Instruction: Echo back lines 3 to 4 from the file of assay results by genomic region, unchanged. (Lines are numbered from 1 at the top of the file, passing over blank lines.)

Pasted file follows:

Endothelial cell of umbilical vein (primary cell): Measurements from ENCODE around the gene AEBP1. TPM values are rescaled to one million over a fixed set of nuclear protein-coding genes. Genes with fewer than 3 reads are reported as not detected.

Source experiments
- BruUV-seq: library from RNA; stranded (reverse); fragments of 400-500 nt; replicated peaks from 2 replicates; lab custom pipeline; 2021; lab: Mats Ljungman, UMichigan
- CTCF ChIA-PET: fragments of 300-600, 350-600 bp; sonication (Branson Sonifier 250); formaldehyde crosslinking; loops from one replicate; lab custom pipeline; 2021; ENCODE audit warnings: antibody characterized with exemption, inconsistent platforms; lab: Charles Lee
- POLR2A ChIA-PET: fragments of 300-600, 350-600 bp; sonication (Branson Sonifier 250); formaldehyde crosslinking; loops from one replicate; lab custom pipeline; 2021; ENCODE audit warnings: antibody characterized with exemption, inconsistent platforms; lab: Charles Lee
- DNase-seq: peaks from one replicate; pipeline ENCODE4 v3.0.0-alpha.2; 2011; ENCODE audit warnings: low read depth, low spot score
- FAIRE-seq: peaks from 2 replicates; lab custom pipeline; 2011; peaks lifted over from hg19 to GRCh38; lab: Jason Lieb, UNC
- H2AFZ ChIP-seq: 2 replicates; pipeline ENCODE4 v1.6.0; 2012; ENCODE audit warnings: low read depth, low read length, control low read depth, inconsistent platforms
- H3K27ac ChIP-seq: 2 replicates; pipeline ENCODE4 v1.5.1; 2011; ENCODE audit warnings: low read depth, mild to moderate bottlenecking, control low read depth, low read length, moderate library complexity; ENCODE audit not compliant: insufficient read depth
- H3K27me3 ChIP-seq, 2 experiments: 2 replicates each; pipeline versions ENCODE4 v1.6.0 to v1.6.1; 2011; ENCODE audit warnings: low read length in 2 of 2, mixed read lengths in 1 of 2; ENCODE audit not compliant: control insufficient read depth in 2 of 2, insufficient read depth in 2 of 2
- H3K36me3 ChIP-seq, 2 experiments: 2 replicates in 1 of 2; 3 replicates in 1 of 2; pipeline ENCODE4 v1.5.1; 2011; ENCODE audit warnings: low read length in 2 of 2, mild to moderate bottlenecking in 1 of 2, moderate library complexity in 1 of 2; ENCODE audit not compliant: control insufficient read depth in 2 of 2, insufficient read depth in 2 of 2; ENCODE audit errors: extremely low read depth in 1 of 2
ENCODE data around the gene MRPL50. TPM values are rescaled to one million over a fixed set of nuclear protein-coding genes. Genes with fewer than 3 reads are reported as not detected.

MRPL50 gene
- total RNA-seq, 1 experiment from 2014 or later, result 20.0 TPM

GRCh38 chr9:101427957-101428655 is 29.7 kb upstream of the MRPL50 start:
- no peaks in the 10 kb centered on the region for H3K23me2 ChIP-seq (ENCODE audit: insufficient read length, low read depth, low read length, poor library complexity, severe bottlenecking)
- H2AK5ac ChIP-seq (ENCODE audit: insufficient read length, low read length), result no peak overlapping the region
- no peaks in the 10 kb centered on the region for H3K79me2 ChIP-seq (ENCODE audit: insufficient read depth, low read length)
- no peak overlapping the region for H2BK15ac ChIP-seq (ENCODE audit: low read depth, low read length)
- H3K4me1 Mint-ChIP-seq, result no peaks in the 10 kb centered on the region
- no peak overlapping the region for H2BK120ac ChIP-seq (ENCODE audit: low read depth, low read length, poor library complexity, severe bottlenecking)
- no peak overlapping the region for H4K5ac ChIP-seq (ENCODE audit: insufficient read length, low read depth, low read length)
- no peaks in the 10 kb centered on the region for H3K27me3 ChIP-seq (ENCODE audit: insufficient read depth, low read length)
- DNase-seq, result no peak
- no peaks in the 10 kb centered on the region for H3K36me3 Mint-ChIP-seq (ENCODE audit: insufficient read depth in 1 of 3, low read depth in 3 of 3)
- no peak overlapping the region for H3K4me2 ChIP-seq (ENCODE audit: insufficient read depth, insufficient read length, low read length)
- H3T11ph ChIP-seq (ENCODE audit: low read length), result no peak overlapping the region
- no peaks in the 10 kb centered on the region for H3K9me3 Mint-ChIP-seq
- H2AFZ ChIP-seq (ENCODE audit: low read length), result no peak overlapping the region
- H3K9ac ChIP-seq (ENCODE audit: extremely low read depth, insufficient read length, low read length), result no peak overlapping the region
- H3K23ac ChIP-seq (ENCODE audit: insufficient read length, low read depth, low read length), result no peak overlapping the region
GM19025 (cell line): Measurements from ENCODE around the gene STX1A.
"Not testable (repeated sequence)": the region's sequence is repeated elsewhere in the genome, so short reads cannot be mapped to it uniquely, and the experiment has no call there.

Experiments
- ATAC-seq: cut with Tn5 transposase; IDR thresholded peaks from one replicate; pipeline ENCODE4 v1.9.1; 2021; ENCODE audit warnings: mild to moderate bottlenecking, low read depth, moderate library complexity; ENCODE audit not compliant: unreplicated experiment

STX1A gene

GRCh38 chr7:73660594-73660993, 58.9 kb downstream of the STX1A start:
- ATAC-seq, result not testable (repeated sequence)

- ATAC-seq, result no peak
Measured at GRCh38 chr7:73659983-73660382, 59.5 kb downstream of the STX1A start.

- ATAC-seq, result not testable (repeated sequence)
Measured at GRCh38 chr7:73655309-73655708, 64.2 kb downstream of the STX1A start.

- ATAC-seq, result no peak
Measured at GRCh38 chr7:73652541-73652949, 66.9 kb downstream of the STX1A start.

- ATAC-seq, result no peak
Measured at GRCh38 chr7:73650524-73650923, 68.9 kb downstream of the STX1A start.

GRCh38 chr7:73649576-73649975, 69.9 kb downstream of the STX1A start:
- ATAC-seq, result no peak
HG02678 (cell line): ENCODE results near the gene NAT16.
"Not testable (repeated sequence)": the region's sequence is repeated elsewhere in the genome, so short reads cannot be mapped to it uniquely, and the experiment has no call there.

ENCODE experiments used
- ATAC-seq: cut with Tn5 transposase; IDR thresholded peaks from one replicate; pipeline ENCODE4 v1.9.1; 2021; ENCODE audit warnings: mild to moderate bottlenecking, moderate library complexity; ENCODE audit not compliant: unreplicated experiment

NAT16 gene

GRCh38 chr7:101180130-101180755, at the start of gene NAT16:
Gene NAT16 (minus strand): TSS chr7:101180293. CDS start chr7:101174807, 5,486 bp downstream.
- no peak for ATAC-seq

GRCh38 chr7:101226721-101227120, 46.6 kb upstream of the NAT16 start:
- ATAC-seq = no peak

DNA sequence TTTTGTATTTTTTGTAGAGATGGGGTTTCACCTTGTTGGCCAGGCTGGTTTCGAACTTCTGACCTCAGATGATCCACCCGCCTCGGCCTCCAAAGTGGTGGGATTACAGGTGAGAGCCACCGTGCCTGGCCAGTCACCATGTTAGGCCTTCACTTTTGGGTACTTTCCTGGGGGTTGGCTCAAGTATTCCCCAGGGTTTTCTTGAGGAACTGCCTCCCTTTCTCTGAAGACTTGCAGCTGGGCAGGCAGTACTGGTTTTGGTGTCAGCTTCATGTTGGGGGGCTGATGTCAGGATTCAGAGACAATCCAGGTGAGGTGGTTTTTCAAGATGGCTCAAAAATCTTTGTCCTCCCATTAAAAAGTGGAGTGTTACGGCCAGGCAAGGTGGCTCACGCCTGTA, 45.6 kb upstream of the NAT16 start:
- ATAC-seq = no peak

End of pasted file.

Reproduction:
- BruUV-seq: library from RNA; stranded (reverse); fragments of 400-500 nt; replicated peaks from 2 replicates; lab custom pipeline; 2021; lab: Mats Ljungman, UMichigan
- CTCF ChIA-PET: fragments of 300-600, 350-600 bp; sonication (Branson Sonifier 250); formaldehyde crosslinking; loops from one replicate; lab custom pipeline; 2021; ENCODE audit warnings: antibody characterized with exemption, inconsistent platforms; lab: Charles Lee